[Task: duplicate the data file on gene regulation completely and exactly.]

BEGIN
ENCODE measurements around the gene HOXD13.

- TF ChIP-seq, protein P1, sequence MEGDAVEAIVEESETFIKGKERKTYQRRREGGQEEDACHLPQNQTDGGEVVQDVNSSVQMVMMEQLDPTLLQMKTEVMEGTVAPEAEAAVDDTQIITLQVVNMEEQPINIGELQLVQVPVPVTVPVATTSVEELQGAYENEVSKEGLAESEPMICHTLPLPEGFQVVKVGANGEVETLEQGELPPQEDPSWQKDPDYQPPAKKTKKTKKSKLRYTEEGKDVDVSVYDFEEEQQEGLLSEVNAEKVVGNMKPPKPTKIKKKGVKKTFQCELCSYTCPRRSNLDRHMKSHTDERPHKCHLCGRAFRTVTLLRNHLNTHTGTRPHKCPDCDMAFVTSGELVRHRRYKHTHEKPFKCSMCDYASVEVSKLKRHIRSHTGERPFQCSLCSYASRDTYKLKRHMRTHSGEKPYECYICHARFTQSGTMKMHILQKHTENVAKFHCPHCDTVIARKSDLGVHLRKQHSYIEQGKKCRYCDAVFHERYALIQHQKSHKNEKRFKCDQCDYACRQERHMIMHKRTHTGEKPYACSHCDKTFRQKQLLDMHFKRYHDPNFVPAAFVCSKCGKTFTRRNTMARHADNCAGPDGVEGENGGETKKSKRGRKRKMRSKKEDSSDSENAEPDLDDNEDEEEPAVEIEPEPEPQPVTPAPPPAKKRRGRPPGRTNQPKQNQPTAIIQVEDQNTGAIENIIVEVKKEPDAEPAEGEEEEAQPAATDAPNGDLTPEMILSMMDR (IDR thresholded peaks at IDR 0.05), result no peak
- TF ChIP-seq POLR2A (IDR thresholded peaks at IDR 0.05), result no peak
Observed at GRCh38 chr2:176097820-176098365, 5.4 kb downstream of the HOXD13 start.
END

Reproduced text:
ENCODE measurements around the gene HOXD13.

- TF ChIP-seq, protein P1, sequence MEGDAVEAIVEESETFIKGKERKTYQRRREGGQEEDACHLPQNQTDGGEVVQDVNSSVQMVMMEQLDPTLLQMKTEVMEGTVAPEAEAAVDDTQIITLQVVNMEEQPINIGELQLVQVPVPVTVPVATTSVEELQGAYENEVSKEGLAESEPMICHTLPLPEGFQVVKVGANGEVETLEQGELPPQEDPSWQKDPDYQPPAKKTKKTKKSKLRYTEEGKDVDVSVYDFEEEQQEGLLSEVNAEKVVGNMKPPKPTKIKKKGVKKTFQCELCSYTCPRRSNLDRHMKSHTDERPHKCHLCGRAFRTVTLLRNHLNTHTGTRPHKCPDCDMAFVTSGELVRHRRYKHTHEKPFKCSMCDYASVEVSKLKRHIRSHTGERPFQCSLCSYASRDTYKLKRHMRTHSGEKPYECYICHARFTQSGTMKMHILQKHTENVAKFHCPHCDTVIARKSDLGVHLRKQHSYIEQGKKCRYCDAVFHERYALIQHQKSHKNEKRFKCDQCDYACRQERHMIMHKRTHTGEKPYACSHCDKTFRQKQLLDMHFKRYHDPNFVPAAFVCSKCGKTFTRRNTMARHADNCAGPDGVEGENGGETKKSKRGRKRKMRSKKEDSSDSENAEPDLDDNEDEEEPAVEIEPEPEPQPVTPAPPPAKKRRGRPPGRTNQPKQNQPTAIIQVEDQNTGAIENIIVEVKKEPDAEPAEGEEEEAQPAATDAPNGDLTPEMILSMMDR (IDR thresholded peaks at IDR 0.05), result no peak
- TF ChIP-seq POLR2A (IDR thresholded peaks at IDR 0.05), result no peak
Observed at GRCh38 chr2:176097820-176098365, 5.4 kb downstream of the HOXD13 start.